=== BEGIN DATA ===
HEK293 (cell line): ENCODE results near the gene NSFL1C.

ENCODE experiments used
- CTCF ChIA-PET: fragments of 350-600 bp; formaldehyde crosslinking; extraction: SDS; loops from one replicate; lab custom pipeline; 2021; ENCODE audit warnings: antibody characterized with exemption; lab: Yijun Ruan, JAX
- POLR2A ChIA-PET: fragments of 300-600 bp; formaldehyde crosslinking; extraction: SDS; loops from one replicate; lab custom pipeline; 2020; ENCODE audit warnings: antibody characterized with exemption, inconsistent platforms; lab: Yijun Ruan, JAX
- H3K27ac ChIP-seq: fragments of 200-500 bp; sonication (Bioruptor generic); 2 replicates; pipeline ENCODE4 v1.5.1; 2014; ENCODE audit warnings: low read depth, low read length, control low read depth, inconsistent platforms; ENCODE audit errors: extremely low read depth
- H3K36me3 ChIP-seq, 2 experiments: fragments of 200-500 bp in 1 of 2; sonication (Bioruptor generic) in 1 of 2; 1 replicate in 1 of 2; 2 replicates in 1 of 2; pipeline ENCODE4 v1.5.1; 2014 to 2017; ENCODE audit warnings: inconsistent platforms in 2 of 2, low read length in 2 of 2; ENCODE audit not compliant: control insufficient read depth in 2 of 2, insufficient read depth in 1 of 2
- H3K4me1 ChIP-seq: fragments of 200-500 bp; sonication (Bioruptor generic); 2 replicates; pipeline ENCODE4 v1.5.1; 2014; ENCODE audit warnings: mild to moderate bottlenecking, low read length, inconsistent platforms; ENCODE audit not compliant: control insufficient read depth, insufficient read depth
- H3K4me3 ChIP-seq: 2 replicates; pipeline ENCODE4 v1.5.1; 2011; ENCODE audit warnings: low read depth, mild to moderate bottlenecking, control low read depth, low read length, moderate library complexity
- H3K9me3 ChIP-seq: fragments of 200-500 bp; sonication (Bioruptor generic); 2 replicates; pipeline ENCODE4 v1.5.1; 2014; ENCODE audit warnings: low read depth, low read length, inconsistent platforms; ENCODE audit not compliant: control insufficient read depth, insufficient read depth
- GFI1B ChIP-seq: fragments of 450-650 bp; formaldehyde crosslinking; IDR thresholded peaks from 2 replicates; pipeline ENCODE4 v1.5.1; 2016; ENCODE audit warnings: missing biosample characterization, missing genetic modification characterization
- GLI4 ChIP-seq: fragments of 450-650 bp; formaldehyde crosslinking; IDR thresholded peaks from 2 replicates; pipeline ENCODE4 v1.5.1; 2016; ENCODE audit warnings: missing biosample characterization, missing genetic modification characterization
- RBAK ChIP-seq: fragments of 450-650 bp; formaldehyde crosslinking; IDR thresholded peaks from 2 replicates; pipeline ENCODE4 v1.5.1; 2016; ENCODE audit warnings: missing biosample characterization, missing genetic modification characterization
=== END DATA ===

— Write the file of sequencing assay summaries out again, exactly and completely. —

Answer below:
HEK293 (cell line): ENCODE results near the gene NSFL1C.

ENCODE experiments used
- CTCF ChIA-PET: fragments of 350-600 bp; formaldehyde crosslinking; extraction: SDS; loops from one replicate; lab custom pipeline; 2021; ENCODE audit warnings: antibody characterized with exemption; lab: Yijun Ruan, JAX
- POLR2A ChIA-PET: fragments of 300-600 bp; formaldehyde crosslinking; extraction: SDS; loops from one replicate; lab custom pipeline; 2020; ENCODE audit warnings: antibody characterized with exemption, inconsistent platforms; lab: Yijun Ruan, JAX
- H3K27ac ChIP-seq: fragments of 200-500 bp; sonication (Bioruptor generic); 2 replicates; pipeline ENCODE4 v1.5.1; 2014; ENCODE audit warnings: low read depth, low read length, control low read depth, inconsistent platforms; ENCODE audit errors: extremely low read depth
- H3K36me3 ChIP-seq, 2 experiments: fragments of 200-500 bp in 1 of 2; sonication (Bioruptor generic) in 1 of 2; 1 replicate in 1 of 2; 2 replicates in 1 of 2; pipeline ENCODE4 v1.5.1; 2014 to 2017; ENCODE audit warnings: inconsistent platforms in 2 of 2, low read length in 2 of 2; ENCODE audit not compliant: control insufficient read depth in 2 of 2, insufficient read depth in 1 of 2
- H3K4me1 ChIP-seq: fragments of 200-500 bp; sonication (Bioruptor generic); 2 replicates; pipeline ENCODE4 v1.5.1; 2014; ENCODE audit warnings: mild to moderate bottlenecking, low read length, inconsistent platforms; ENCODE audit not compliant: control insufficient read depth, insufficient read depth
- H3K4me3 ChIP-seq: 2 replicates; pipeline ENCODE4 v1.5.1; 2011; ENCODE audit warnings: low read depth, mild to moderate bottlenecking, control low read depth, low read length, moderate library complexity
- H3K9me3 ChIP-seq: fragments of 200-500 bp; sonication (Bioruptor generic); 2 replicates; pipeline ENCODE4 v1.5.1; 2014; ENCODE audit warnings: low read depth, low read length, inconsistent platforms; ENCODE audit not compliant: control insufficient read depth, insufficient read depth
- GFI1B ChIP-seq: fragments of 450-650 bp; formaldehyde crosslinking; IDR thresholded peaks from 2 replicates; pipeline ENCODE4 v1.5.1; 2016; ENCODE audit warnings: missing biosample characterization, missing genetic modification characterization
- GLI4 ChIP-seq: fragments of 450-650 bp; formaldehyde crosslinking; IDR thresholded peaks from 2 replicates; pipeline ENCODE4 v1.5.1; 2016; ENCODE audit warnings: missing biosample characterization, missing genetic modification characterization
- RBAK ChIP-seq: fragments of 450-650 bp; formaldehyde crosslinking; IDR thresholded peaks from 2 replicates; pipeline ENCODE4 v1.5.1; 2016; ENCODE audit warnings: missing biosample characterization, missing genetic modification characterization